“in a fit of rage that wasn’t your fault”
Not sure what this means.
Raging is ALWAYS one’s fault, no matter the source (it’s a matter of self-control)October 6, 2011 2:55 am at 2:55 am #815032rosesharonMember
As someone who has parents who have come very close loosing myself and my sibling through their actions, both growing up and as married people, learning to evaluate your (re)actions as well as what m22 said that they did will avoid alot of heart-ache and pain on both sides. Your children will remember the lessons which you have taught through your anger and your personal pain.October 6, 2011 3:10 am at 3:10 am #815033
I don’t understand what you wrote. My children will remember the lessons I taught through my anger? Do you mean from trying to rectify my behavior following being angry and the behaviors I choose to replace them with?
How do you get to the point of not getting angry? I don’t understand this. I feel like we were created a certain way, and then given the mitzvah not to be that way (not to sound apikorsodik).October 6, 2011 3:18 am at 3:18 am #815034
How do you get to the point of not getting angry? I don’t understand this. I feel like we were created a certain way, and then given the mitzvah not to be that way (not to sound apikorsodik).
Yes, and the avoda of life is improving ourselves and fixing our middos. It is a slow process, and a lifelong work.October 6, 2011 3:42 am at 3:42 am #815035
Firstly, let me reiterate that I think you did a great thing how you handled your situation. You definitely gave your child a great chinuch by discussing what you’d like to do differently.
Secondly, I think it’s a good chinuch to let your child learn a behavior’s consequences. Give him calmly the broom and dustpan to clean up the mess.
-Everyone has midos which need improvement. This is a major goal to accomplish in this world. Never accept the level where you are, always aim higher.
-You may find it helpful to read R Zelig Pliskin’s book Anger, the Inner Teacher.
-Know what your triggers are that make you more angry (lack of sleep, poor nutrition, a challenge to your ego, lack of support, unresolved issues, not enough alone time, etc.)
-Have a plan in place for when you begin to feel angry (deep breathing, time out, exercise, sense of humor, get support, put on music, etc.)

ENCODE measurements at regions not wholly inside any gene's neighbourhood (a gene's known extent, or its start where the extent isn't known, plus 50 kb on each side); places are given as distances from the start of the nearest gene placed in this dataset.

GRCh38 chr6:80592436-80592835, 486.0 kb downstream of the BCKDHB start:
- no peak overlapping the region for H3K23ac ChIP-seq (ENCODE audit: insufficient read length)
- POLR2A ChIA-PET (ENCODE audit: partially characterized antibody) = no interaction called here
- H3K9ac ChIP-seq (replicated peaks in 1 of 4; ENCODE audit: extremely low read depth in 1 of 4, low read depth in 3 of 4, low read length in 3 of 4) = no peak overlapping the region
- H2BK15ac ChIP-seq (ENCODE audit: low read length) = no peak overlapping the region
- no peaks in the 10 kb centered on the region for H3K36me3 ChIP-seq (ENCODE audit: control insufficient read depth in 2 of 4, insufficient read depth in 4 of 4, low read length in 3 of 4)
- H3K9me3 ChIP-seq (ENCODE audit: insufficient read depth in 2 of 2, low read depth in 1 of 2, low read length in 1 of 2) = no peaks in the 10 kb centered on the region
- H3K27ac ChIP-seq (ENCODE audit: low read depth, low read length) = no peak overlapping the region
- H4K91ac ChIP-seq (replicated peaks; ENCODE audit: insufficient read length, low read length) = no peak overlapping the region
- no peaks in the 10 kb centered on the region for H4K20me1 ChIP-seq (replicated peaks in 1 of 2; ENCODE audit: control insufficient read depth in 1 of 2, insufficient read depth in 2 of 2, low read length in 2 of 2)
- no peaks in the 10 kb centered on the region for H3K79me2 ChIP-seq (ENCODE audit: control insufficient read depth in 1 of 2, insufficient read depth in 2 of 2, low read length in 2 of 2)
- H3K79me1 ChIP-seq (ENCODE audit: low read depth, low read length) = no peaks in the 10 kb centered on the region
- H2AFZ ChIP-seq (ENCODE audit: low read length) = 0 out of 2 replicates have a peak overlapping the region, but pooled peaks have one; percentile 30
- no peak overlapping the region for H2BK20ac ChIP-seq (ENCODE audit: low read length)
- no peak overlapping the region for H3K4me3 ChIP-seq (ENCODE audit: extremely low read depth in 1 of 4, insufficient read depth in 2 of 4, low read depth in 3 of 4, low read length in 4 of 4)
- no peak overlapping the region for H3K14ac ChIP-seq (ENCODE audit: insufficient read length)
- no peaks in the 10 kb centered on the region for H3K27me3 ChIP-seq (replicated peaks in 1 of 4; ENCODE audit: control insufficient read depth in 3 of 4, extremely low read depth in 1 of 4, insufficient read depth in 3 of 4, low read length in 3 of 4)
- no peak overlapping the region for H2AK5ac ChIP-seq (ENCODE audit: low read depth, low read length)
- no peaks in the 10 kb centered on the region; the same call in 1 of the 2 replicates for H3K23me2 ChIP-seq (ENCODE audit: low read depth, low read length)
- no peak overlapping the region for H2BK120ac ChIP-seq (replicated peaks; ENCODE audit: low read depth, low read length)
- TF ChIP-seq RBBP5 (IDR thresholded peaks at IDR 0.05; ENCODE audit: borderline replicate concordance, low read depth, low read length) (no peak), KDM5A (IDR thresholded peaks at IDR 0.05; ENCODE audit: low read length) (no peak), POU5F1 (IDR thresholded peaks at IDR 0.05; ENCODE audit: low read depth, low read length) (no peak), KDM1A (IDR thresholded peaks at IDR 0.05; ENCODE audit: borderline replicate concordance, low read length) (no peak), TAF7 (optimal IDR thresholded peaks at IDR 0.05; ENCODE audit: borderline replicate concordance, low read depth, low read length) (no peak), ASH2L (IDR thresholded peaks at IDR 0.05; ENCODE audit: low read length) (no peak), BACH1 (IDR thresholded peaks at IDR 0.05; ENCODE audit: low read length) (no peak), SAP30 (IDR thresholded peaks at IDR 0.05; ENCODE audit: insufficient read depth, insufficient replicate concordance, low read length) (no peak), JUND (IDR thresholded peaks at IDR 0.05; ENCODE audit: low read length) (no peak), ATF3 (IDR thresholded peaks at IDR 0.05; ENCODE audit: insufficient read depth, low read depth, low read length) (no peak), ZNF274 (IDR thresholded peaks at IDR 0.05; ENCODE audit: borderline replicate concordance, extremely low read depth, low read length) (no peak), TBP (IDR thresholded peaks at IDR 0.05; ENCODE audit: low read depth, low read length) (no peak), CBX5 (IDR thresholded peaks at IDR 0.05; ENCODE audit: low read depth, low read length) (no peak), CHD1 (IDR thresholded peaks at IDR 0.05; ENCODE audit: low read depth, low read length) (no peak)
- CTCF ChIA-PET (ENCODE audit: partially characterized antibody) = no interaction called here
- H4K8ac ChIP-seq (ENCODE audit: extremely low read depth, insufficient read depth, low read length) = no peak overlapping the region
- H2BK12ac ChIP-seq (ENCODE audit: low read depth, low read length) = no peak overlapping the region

-See your relationships as opportunities to improve this middah
“I feel like we were created a certain way, and then given the mitzvah not to be that way (not to sound apikorsodik).”
You were given this middah to work on, not to keep as is!
-Both Esav and David Hamelech were given the same characteristics: red, murderous, etc. Yet look how with identical angry characters, they each CHOSE their own path in life.
-Both Bilaam and Moshe Rabbenu were given similar characteristics, but they channeled their characteristics differently.
You are on your way to change your spiritual and physical health!
Hatzlacha raba!October 6, 2011 2:14 pm at 2:14 pm #815039yungerman1Participant
mommamia22- I’ve heard that concept of not apologzing directly, but never with a reputable source. Until then, I strongly disagree. Children are no less human than anyone else.
If you did something wrong you need to ask mechila like everyone else. From a chinuch standpoint its great to discuss how you will react differently next time so your child can learn to do the same.
But dont you see how much more you can teach them by apologizing? Some times kids feel that parents give them no respect -another thing that some parents wrongly feel they are allowed to do- and dont care about their feelings. Asking mechila will boost their self respect- and respect you more for it. They will see how hard it was for you to apologize and learn to do the right thing even when it is difficult. (I feel very strongly about this.)October 6, 2011 6:21 pm at 6:21 pm #815040
Add this to my previous list- thanks, yungerman1
-that they are worthy of respect and respectful behavior (a boost to their self-esteem as well)October 6, 2011 10:42 pm at 10:42 pm #815041
m22- a limerick for you!
Your question is not heretical
It is just quite intellectual
Just go to some lengths
To focus on your strengths
Pray your weakness be less detectableOctober 7, 2011 2:13 am at 2:13 am #815042yitayningwutParticipant
I think rosesaharon was talking to the public with that comment, that in general, people’s children will remember… And he/she (?) was commending what you did, as would I.